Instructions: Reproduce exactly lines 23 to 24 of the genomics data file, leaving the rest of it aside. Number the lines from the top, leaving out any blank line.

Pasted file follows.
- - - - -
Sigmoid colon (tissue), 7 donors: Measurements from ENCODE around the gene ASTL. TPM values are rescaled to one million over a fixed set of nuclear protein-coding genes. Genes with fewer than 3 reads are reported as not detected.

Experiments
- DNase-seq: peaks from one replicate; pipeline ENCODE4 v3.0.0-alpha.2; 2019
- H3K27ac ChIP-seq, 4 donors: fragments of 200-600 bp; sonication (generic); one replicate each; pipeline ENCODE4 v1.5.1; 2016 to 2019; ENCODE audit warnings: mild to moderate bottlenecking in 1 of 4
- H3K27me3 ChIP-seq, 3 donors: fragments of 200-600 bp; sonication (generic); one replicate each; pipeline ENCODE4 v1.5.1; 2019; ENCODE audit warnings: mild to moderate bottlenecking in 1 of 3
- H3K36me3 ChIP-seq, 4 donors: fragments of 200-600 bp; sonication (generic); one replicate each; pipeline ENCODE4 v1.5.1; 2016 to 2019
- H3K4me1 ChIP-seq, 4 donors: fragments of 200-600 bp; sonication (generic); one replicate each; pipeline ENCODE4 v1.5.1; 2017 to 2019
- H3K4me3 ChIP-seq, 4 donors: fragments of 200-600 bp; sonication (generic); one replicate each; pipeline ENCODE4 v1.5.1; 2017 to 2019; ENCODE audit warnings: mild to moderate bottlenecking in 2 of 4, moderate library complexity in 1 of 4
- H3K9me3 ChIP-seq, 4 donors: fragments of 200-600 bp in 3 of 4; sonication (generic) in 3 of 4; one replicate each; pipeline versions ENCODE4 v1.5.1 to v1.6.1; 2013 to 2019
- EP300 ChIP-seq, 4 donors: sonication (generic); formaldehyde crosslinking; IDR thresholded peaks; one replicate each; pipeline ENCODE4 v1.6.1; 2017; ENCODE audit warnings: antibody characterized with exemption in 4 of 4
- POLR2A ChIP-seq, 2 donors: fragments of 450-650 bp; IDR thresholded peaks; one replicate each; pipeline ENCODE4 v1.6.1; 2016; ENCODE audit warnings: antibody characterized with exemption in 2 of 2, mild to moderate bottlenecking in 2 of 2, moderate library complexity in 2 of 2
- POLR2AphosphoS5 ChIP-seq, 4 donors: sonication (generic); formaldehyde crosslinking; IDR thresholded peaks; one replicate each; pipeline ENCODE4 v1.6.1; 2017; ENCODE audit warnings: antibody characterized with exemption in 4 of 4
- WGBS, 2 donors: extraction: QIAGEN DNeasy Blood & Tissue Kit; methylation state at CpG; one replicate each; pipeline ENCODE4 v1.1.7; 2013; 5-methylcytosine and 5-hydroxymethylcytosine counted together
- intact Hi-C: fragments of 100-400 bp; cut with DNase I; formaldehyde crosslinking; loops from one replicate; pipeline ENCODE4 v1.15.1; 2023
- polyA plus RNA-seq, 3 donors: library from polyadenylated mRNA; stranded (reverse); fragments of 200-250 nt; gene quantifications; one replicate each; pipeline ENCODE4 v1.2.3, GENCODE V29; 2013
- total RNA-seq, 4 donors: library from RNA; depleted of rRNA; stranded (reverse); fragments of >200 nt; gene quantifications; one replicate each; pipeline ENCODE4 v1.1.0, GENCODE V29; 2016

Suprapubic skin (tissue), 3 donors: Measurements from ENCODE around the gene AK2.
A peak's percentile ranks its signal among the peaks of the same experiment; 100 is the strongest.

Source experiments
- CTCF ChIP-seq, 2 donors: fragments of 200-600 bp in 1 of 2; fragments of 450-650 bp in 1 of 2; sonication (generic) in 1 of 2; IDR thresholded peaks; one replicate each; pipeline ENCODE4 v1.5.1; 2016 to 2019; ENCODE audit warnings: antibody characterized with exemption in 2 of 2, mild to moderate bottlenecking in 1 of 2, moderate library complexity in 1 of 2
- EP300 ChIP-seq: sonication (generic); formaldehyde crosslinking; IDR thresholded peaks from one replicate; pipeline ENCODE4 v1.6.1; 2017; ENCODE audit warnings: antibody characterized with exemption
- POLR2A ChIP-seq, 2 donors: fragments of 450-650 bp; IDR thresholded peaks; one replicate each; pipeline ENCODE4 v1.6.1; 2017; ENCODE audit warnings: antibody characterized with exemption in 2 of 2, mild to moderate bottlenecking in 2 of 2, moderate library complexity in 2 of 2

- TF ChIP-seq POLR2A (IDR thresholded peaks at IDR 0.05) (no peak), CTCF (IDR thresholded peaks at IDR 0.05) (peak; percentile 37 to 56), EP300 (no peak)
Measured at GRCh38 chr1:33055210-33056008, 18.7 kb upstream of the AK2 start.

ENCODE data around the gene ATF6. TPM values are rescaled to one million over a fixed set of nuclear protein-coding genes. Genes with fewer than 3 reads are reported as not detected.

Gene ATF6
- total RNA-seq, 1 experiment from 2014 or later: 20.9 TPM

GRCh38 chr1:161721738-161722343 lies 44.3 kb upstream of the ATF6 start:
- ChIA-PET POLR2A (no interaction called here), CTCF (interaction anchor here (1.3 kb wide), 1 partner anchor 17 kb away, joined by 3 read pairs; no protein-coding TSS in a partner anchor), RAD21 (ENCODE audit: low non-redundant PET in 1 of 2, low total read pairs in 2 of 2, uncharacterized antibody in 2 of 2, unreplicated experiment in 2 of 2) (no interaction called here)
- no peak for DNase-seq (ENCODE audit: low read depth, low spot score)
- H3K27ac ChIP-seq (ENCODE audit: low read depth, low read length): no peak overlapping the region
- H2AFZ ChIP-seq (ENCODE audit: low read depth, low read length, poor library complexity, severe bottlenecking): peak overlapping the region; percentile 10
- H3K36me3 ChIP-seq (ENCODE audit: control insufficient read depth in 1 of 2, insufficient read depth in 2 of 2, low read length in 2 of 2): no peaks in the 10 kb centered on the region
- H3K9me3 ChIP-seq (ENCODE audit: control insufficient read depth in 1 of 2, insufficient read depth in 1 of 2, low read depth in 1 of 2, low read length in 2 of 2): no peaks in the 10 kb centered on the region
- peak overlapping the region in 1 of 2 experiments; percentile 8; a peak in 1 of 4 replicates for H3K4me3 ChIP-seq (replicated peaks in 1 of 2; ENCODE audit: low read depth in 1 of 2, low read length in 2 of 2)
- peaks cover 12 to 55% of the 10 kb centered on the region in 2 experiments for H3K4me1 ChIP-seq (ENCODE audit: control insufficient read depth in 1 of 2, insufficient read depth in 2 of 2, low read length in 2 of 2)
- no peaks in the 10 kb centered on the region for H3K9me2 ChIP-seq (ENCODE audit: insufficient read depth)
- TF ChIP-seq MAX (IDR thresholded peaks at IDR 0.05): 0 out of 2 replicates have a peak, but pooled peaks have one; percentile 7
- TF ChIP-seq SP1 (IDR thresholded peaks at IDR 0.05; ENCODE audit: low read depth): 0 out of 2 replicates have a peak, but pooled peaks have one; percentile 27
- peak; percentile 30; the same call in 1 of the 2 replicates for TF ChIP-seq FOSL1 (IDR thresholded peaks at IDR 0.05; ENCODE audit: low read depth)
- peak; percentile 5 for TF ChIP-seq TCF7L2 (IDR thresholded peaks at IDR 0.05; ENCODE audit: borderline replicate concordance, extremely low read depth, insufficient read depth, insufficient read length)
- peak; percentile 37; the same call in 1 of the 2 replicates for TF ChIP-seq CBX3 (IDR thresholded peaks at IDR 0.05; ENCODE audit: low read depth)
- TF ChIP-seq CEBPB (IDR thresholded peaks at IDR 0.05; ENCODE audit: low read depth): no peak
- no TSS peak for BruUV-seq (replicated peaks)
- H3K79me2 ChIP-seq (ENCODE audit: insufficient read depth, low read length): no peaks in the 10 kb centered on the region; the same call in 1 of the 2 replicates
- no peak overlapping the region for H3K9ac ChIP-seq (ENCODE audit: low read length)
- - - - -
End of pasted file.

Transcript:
- TF ChIP-seq POLR2A (IDR thresholded peaks at IDR 0.05) (no peak), CTCF (IDR thresholded peaks at IDR 0.05) (peak; percentile 37 to 56), EP300 (no peak)
Measured at GRCh38 chr1:33055210-33056008, 18.7 kb upstream of the AK2 start.